Robinson Weighs the Deal

Encouraged by the two companies' discussions regarding the potential cash management system, Robinson began to consider an American Express acquisition of Shearson. (In fact, he even authorized a four million-dollar investment in S.B. Lewis & Co.)

Given its profits, Shearson looked like a very good company to own. In 1980, Shearson earned $56 million on revenues of $5.5 billion. The bull market was roaring, and there was no reason to expect anything but strong double-digit growth going forward. Most important, Shearson had a salesforce of about 3,500 brokers who had the kind of face-to-face relationship with customers that American Express lacked. The AmEx brand was represented by its credit card, which had over 12 million customers. Robinson must have had visions of well-off cardholders snapping up stocks and bonds and money management services from those aggressive brokers at Shearson.

Courting Sandy Weill

Before Lewis invited him to breakfast at the elegant Stock Exchange Luncheon Club on August 29, 1980, Weill had very little acquaintance with him. It was a clever move on Lewis' part to suggest that particular spot. The self-reverential Stock Exchange Club draped itself in Wall Street nostalgia and played up the Street's prominence in the world of finance. As head of Shearson, one of the new pillars of Wall Street, Weill was comfortable in this setting. This was his world, one that he had helped create. Weill accepted the invitation.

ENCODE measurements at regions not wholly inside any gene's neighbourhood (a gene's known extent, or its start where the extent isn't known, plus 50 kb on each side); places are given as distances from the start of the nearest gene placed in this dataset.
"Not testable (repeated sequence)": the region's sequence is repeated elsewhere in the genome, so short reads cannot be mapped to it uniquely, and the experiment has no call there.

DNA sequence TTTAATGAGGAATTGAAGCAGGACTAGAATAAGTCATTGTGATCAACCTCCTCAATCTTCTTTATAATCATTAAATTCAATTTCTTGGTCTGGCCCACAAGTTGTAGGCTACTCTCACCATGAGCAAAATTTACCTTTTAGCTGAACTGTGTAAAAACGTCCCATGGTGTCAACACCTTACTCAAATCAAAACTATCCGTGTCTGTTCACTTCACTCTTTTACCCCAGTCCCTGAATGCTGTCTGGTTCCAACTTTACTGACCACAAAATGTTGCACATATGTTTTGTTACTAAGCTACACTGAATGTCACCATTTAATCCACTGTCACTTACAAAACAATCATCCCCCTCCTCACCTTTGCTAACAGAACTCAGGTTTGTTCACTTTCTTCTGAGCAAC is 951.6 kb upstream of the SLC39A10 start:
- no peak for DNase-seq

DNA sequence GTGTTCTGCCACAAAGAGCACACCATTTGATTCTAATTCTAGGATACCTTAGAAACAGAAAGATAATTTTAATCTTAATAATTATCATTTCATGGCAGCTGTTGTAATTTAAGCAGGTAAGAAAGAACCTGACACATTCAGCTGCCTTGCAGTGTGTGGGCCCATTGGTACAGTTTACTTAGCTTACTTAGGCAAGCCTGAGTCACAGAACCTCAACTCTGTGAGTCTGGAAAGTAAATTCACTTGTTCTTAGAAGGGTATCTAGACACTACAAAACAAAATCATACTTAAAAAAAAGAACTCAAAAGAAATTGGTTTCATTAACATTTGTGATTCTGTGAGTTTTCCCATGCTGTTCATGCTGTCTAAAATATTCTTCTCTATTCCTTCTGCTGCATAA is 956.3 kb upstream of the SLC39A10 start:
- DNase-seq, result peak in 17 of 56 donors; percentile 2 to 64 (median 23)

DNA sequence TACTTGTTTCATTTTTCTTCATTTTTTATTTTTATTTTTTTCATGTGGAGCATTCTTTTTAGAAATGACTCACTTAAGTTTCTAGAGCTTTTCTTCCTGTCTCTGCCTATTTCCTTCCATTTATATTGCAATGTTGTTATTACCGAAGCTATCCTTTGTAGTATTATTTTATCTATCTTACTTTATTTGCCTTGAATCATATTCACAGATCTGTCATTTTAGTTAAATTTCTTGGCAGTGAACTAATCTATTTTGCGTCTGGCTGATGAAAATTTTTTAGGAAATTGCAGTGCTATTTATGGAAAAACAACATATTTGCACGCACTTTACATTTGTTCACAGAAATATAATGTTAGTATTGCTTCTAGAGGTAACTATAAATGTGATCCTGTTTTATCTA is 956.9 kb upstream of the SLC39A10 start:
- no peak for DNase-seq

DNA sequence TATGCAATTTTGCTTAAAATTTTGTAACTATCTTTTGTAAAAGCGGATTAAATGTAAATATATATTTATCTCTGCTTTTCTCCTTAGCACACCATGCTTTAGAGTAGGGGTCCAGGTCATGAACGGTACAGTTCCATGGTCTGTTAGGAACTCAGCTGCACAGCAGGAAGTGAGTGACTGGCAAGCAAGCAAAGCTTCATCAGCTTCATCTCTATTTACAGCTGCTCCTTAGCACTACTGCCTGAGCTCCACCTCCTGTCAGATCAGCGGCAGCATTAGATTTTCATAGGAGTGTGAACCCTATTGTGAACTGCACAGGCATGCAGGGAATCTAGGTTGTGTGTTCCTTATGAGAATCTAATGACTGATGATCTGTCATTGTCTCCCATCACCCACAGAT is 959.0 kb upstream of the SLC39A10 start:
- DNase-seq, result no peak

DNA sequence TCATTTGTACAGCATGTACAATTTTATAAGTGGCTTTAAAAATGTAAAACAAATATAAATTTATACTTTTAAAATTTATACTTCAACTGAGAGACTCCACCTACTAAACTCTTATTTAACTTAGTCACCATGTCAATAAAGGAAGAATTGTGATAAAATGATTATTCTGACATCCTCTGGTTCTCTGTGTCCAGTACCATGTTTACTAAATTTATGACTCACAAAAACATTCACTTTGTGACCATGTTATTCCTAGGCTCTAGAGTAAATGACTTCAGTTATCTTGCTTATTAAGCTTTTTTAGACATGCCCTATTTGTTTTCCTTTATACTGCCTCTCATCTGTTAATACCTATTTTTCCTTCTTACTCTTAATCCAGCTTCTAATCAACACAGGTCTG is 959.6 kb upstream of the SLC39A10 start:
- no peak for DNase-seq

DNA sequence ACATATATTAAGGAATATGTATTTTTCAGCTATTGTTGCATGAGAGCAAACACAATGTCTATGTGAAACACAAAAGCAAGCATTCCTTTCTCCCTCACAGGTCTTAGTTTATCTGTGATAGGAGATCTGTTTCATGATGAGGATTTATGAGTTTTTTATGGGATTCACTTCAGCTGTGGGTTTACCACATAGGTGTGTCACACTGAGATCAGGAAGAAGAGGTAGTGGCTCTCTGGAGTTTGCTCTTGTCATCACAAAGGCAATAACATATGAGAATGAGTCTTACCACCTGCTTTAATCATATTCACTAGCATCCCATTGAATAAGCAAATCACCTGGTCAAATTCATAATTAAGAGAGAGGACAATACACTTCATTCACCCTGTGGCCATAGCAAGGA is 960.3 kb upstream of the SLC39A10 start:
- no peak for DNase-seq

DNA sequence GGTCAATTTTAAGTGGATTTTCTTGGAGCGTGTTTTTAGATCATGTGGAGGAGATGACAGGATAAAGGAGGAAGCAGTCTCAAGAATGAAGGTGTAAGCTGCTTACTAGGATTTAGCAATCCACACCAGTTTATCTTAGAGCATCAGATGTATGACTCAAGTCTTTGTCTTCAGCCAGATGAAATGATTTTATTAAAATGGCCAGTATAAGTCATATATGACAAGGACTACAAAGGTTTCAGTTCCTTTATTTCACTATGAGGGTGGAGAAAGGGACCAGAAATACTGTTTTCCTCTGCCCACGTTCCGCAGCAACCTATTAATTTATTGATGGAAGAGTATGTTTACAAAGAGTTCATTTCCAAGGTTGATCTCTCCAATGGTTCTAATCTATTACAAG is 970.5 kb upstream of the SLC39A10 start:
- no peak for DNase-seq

Well aware of Weill's deal making prowess and penchant for emerging on top, it took plenty of courage for Lewis to suggest a deal in which the Shearson CEO would come out second or even third. Weill later recalled that when Lewis first brought it up, his reaction was, "Geez, I don't see how that's possible. I don't think that Jim is ready to retire, and if he's not, I don't see how we can do anything."

The truth is that Weill would have been crazy not to jump at the deal. American Express had a reputation for quality that surpassed any other firm. As the financial world became more global and new kinds of complex derivative securities began to proliferate, Weill knew it was going to take a lot of capital and first-rate technology to stay on top.